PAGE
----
Create a dry lot (with little or no grass) and feed low sugar grass hay instead (you need to have it tested to ensure that it is low sugar or soak in clean, warm water for 30 minutes before feeding to reduce the sugar levels if unsure.)

Install some slow feeders to slow down the hay consumption.

Buy a grazing muzzle which still allows the horse to graze and be with it's herd but limits how much is consumed.

Create a track around your field so that the horses have to move more to get their fill.

If grain is the trigger:

Stop feeding grain - switch to sugar beet (beet pulp) with no molasses if your horse needs more than just grass or grass hay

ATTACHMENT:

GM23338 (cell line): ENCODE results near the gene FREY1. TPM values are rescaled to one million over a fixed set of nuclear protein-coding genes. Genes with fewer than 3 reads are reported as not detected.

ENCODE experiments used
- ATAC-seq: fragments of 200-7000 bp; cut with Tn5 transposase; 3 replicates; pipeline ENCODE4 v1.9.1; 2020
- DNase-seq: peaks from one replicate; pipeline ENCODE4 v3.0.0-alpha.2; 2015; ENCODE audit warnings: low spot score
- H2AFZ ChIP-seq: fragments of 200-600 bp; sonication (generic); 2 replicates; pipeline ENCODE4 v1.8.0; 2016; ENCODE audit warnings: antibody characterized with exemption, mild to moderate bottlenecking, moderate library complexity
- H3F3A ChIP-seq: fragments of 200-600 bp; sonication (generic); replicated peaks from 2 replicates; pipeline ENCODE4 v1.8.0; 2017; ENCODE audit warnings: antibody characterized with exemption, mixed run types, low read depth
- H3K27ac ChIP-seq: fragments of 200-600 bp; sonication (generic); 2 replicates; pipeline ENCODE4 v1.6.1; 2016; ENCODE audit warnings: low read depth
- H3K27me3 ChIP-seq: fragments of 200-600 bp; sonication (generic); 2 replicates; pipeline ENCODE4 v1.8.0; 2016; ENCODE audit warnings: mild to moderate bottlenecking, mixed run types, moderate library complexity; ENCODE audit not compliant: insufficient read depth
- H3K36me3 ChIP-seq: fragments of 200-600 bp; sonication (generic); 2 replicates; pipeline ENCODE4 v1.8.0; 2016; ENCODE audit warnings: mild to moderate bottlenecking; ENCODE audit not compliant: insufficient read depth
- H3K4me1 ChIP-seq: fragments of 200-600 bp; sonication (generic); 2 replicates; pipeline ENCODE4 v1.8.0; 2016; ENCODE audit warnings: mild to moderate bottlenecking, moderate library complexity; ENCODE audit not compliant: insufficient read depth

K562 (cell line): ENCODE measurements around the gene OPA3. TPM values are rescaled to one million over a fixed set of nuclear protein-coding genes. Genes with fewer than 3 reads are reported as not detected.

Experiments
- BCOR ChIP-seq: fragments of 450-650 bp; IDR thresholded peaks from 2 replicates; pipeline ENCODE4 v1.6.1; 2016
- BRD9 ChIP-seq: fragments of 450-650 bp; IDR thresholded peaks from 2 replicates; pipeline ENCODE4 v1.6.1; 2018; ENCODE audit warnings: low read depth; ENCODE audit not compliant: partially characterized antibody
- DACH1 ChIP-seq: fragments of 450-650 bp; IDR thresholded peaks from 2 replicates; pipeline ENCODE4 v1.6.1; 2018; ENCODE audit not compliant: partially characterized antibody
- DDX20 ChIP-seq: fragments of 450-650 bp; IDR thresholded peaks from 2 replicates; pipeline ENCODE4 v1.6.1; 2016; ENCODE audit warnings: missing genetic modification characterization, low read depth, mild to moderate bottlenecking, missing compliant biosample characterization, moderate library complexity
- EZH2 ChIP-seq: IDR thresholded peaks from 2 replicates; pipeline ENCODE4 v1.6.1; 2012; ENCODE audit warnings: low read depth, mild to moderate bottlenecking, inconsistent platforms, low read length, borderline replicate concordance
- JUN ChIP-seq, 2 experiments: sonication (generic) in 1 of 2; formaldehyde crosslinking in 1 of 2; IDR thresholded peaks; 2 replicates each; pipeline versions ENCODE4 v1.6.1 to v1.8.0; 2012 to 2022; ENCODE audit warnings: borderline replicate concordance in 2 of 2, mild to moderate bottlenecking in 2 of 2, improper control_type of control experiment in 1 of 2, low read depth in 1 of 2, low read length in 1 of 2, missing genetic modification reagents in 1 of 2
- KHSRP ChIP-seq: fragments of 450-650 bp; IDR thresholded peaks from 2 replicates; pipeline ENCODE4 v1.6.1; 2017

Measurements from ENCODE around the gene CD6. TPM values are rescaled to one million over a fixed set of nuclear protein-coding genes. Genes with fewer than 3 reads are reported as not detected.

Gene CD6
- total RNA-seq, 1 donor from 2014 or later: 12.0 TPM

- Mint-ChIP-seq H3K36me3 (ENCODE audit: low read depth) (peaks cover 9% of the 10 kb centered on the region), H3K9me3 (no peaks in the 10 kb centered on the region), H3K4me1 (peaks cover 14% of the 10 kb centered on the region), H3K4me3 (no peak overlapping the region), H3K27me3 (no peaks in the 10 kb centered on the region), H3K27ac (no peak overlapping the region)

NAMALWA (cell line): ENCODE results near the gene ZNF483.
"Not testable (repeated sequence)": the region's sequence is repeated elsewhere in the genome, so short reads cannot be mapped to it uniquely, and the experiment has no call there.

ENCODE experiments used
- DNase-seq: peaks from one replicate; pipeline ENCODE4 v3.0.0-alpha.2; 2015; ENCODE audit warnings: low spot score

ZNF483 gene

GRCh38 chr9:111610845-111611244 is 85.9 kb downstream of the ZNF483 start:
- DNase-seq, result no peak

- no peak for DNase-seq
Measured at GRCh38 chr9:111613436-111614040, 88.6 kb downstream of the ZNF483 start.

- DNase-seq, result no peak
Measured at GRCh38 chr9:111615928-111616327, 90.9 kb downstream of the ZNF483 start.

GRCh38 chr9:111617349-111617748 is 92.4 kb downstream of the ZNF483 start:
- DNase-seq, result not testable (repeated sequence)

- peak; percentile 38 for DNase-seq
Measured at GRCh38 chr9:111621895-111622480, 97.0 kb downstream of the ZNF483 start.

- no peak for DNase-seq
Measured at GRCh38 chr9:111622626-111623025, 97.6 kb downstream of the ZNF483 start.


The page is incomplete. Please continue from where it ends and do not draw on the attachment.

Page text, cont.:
If you really feel that your horse can't go without grain, then feed it in smaller quantities more often, rather than one big feed

If the trigger is mechanical:

Make sure your horse's feet are trimmed correctly - high heels and long toes are often major contributors to mechanical laminitis Ensure that you condition your horse properly. Start slowly so that you allow the muscles and tendons time to strengthen before doing strenuous exercise Other ways to help:

Movement is important to a horse prone to laminitis as it increases blood circulation which in turn flushes out the harmful toxins - however you should never force a laminitic horse to move

A herb that is helpful in improving circulation is Jiaogulan (gynostemma pentaphylla) If your horse or pony has a cresty neck or fatty deposits it may have a magnesium deficiency so add a magnesium supplement to its food to rectify this. This is also often a symptom in Insulin Resistance and/or Cushings disease

Laminitis in Horses - Road to Recovery